2nd Lien Financing to get 100% LTV financing

12 Replies

Yes, but it most likely will not be for 100% combined LTV between the two loans. They will want you to have money in the deal (5-10% minimum).

One alternative would be to see if the seller will finance the portion that you would otherwise use a hard money loan for. If your 1st lien mortgage is 75% LTV, you could ask the seller to carry the remaining portion...

@Mark Weinberg For HML, no, I don't know of any that will do 2nd lien position, they always want 1st position. Maybe for a private lender if they'll accept 2nd.

Note if the 1st position lender is conventional, they usually won't allow this, as the downpayment can't be borrowed. I have done it successfully with a commercial loan, but I had a good deal, good relationship with the bank, great credit and cash reserves.

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@Tom S. Agreed. I am a hard money and private money lender, and we do not typically take 2nd lien positions. We do allow 2nd lien positions on our loans, and I know investors use private money to get the remaining 15-20% LTV

@Mark Weinberg you're looking for an individual with a self directed IRA or Solo 401k who would park their money as a second TD at 100% CLTV. Doable yes, but hard to find and you need to structure it all well. Would aim for 70% NOO loan from conventional lender in first position at 30 year fixed note and then source second lien private for 15 years, 8-10% IO loan and small guaranteed piece of the upside if spike in equity and you ever sell. That could entice retirement account individuals who would like to lien behind the 70%, especially if real estate entices and property cash flows even with both liens and expenses. The hard part will of course be sourcing these private lenders, but that's up to you to do so. They do exist and plenty are looking for that type of passive real estate investment if you can prove to them you are a worthy risk. Good luck!

Technically doable, but why would anyone want the 2nd position of an over leveraged loan. 

You shouldn't even want someone you consider a partner to take such a lousy loan. 

Find some equity! 

Why would anyone want to be financed 100%?  Please don't tell me bc you want to leverage and use other peoples money. How did 100% finance work out in 07-09?

@Mark Weinberg I agree with @Alexander Felice - that isn't setting your lender up for success and probably not you either. @Aaron Pfeffer I like the creativity, but 100% LTV in 2nd for retirement funds is not good in too many ways. They can't even deduct the losses!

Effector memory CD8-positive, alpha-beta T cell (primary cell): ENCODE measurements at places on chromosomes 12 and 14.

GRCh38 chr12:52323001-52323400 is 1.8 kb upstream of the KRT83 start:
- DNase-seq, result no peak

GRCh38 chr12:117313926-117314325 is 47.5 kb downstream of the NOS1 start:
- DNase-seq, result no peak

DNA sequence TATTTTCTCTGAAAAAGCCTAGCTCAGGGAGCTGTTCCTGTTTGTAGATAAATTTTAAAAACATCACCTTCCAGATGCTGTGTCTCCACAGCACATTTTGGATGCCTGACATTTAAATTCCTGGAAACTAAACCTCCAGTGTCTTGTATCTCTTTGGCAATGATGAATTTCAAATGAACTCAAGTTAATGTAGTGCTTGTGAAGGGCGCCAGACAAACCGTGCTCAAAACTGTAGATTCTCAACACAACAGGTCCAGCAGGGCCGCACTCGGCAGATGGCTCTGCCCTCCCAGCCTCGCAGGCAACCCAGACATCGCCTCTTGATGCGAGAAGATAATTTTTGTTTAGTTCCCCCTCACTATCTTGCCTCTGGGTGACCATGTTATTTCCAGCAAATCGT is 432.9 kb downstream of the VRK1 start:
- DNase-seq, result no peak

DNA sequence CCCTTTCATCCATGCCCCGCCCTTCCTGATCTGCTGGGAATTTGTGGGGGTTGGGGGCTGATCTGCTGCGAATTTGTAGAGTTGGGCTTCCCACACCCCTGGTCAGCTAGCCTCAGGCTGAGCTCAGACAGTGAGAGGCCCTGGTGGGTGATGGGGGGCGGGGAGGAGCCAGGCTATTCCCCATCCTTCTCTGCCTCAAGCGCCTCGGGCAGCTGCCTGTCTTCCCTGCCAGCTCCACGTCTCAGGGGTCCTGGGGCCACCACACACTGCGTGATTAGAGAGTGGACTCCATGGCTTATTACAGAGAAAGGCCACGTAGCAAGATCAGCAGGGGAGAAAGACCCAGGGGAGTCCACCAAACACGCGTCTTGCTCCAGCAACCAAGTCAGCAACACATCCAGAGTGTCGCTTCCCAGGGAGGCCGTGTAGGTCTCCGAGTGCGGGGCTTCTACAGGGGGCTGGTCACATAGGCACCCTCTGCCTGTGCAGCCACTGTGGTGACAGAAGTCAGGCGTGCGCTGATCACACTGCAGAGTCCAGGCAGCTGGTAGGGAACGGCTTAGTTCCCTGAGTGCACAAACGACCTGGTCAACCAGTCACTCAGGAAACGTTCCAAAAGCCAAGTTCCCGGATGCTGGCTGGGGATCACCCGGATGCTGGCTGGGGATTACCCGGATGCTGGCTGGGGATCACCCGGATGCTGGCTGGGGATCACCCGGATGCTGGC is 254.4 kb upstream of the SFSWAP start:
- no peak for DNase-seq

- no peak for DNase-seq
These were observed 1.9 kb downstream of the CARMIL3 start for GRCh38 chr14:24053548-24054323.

What are you trying to accomplish? Is it flip or buy and hold? Also, when you say LTV - do you mean Cost (purchase + rehab) or ARV (after repair value)? I'm assuming you mean ARV. If you are talking Cost, then if you are creating/forcing equity, my answer (and I think Alexander's as well) would change.

Assuming you are talking LTV of ARV - you should consider a partner. They can bring in equity which will be more expensive to you but is a much healthier structure based on the deal.

Eh, it's a mindset thing @Dave DeMarinis

From a lending perspective 100% CLTV is obviously horrible, but this is more annuity than loan. Follow...

Custodian retirement accounts are hard enough to find suitable vehicles to generate good returns on (especially if you're not an accredited investor), and JV deals trigger UBIT, but straight interest won't. Loaning a flipper 100% money or gap financing can be treacherous, but show me someone who lives around and owns 10 SFR rentals in a small town and suddenly I'm piqued by their business model. If each house is worth $150,000 and rents for around $1,500 and they've got 70% NOO first loans at 5%, that's $565 in mortgage. My $45,000 costs $300 a month to be in second position and if taxes/ins/expenses are another $400 a month, they are cash flowing $200-300 a month, which obviously only grows as rents increase and my lien looks better and better as the principal decreases.

Now, sure, I'm painting a choice scenario...1% rent rule, an investor with that kind of SFR farm...but funny enough...I see more and more of those scenarios existing the more I talk to people. Point being, there are way more landlords like this who exist than I expected, just as there are a ton of private individuals with self-directed custodian accounts who consistently look for 8-10% returns that don't cause too much brain damage. 

The structure may not be for everyone (nor do I put any of these types of deals together personally), but they exist. And if the real estate investor is competent, those retirement account holders are often happy with the results.